IRS Financial Hardship: Forms & Other Resourced Needed to Prove

Financial_Hardship_IRS Most taxpayers who are in debt to the IRS are simply unable to pay. These individuals have no assets, no cash, and no job. And even despite this, the IRS will continue to hound them for money. If this pertains to you, know that you don't have to sit back and take the IRS's abuse. There are certain ways to have your account placed in "Hardship" or "Currently not Collectible" status.

If you are sure that there is no way you can pay your debt now or in the near future, "Hardship" or "Currently not Collectible" Status is for you. Gather all documents proving that you cannot pay your debt. For example, a person may be on disability and unable to work. The individual would need to gather hospital and government records to prove their case to the IRS. Other things like pay stubs and the copies of all monthly bills should also be included.

After the proof is gathered, sending it to the IRS along with IRS Form 433A is the next step. Form 433A is going to require very detailed information about your financial situation, so expect to provide the total monthly costs on all the following:
  • Food
  • Housekeeping Supplies
  • Apparel & Services
  • Personal Care Products & Services
  • Transportation
  • All Utility Costs
  • Rent/Mortgage
Even if you do not qualify for "Hardship Status," proving that you are in dire financial situation is important if you want to qualify for some other common IRS programs. You need to show that you have very little disposable income if you apply for any of the following: Another important thing to note is that when you are considered a hardship case, you cannot spend more than what the IRS considers the "National Average" on your basic needs. Below are the monthly National Standards defined by the IRS as of March 1, 2010:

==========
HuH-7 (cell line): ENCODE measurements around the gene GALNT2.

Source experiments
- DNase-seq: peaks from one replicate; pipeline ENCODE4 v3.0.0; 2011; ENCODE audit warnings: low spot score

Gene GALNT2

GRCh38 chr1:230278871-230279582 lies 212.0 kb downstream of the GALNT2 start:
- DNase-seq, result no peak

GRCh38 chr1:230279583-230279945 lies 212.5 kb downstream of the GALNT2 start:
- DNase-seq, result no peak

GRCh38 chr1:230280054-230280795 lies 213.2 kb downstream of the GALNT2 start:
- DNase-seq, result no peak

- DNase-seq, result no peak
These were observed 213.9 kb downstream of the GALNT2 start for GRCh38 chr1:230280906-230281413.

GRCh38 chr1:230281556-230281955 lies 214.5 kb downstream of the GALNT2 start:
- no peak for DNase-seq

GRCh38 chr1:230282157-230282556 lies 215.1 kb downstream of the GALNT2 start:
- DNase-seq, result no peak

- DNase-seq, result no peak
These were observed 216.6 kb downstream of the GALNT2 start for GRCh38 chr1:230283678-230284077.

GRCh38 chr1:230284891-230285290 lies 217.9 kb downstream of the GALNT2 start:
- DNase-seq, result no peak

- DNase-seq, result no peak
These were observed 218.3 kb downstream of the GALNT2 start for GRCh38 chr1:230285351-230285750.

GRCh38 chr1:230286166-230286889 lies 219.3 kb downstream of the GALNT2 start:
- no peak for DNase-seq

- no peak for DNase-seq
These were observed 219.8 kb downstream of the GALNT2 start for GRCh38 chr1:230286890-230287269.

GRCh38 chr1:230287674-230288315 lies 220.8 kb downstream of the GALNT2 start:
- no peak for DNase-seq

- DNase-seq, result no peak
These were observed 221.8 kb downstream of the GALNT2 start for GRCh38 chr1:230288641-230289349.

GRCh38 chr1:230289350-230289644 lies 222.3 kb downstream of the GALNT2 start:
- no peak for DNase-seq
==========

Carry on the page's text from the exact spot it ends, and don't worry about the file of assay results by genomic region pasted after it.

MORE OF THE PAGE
Applying to One Person:
  • Food: $293
  • Housekeeping Supplies: $28
  • Apparel & services: $86
  • Personal care products & services: $32
  • Miscellaneous: $87

Proving Financial Hardship to the IRS is not going to be easy. You have to display true financial hardship for your account to be placed in a Currently Not Collectible or Hardship Status. Only a small percentage of people meet the rigid standards for this program. If you have any assets than can be seized or sold to pay the debt, you will not qualify for this status. You are more likely to prove Financial Hardship if you hire a qualified Tax Professional to handle your case.

Help Proving Financial Hardship & Info


Currently Not Collectible

Prove to the IRS that you do not have the means to pay your back taxes with your current financial standing. Hold of IRS until you can pay or until statute of limitations expires.

File Back Taxes
File back taxes if you still have returns outstanding. You will be required to file all returns before you can receive any type of settlement with the IRS. The sooner you file the better to eliminate more penalties and interest.

Eliminating Penalties through Abatement
Eliminate your penalties with abatement if you have a legitimate excuse for not meeting the filing deadline.

Options When You Can't Pay Taxes On Time
Your options if you can't pay taxes that are due when tax time rolls around. Regardless of you having the money or not, taxes are still do, and you should know your options if you can't pay.